Even now, so many possibilities are just over the hill: a third edition of Classical Education, increased use of Lost Tools of Writing, more consulting work with additional consultants on our team (James, Debbie, maybe more), a great location for this summer’s conference. But to be honest, I worry about where the money will come from to pay our bills in February. Every time I have thought our Lord was leading me to green pastures and still waters, He has taken away something that seemed so vital. Now again I look to the summer, perplexed.

But not in despair.

I do not know how our Lord will provide. I do not know what new wisdom I need. I do know that without the fervent prayers of righteous people the CiRCE Institute will have no eternal value. So please pray for us. Not just that God will provide financial resources, not even mainly that. Mostly that He will provide wisdom and courage to continue like Paul did: “hard-pressed on every side, yet not crushed… that the life of Jesus also may be manifested in our mortal flesh.”

For it is the God who commanded light to shine out of darkness who has shone in our hearts to give the light of the knowledge of the glory of God in the face of Jesus Christ. But we have this treasure in earthen vessels, that the excellence of the power may be of God and not of us.

There’s also the philosophical side to this temptation to despair. When Descartes wrote in his Discourse on Method, “I resolved to begin with doubt,” a thunder-clap sounded all over Latin reading Europe. Here, the scholars tell us, was the birth of modern philosophy. If that is so, modern philosophy is a philosophy of despair.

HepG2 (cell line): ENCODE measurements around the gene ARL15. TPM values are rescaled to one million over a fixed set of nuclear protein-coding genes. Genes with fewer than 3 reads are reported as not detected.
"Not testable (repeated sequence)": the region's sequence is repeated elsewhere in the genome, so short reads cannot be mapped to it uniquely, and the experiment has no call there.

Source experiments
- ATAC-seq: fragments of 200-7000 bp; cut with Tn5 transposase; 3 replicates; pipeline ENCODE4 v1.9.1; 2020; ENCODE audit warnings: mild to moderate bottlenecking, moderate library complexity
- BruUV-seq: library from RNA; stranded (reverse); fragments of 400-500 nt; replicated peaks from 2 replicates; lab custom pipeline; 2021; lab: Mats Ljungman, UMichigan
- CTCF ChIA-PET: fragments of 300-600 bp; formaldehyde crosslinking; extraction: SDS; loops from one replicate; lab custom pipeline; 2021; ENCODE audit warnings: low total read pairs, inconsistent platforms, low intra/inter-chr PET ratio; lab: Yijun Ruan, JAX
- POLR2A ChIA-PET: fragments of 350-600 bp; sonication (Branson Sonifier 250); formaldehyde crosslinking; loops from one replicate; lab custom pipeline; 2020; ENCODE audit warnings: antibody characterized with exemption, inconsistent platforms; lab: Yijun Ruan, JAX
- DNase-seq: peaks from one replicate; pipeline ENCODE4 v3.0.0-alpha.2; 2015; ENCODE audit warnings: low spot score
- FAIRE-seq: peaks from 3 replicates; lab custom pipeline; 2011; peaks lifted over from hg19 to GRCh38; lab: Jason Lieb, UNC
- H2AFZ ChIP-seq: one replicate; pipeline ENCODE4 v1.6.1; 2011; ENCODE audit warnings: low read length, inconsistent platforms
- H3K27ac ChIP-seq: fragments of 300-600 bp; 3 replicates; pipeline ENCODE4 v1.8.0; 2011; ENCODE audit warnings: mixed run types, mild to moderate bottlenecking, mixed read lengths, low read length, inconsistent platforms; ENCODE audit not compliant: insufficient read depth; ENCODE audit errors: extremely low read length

Certainly Plato never resolved to begin with doubt. If one thing is clear from his writings, it is that he believed in and loved truth. The physical world around us is always changing, so you certainly don’t want to put your faith there. Furthermore, the senses are rather easily deceived, so don’t trust in them. But when we introduce mathematics, we encounter stability and changelessness. A triangle always has three sides, one is always one, 7 X 6 is always 42. But to top it all off, Plato argued, there is what we can learn only by dialectics: by the quest for a harmony that rightly orders everything known and perceived.

The driving force of dialectic is recognition of contradictions, but the energy and commitment to resolve those contradictions in a higher harmony, a harmony that involves admission and turning from error.

And always, the movement toward what Stephen Spender called “The high white star of truth.”

Aristotle adapted Plato’s philosophy by putting the forms in things instead of in a separate realm, but he never would have begun with doubt or suggested one could.

The church fathers built a whole civilization on the school of faith. In the Latin church, Thomas Aquinas gave it its fullest expression.

But by the days of Descartes, Europe had fallen victim to religous wars and natural disasters. Europeans no longer trusted the church, nature, or even, in many cases, nature’s God. They were looking for an escape. No doubt unintentionally, Descartes provided that escape. Trusting in nothing, he began with doubt.

Thus was born the extreme dualism of much western thought, the rationalist tradition, a form of analytical philosophy that discards huge portions of human experience because it doesn’t fit the method. That also became a habit of the modern mind, demanding productivity no matter the cost to the immeasurable or transcendent.

Europe in 1600 was perplexed. Following Descartes’ lead, though not, I am sure, his intention, they embraced despair. 400 years later, we continue to suffer the effects of the Rationalist virus.

But we cannot choose despair.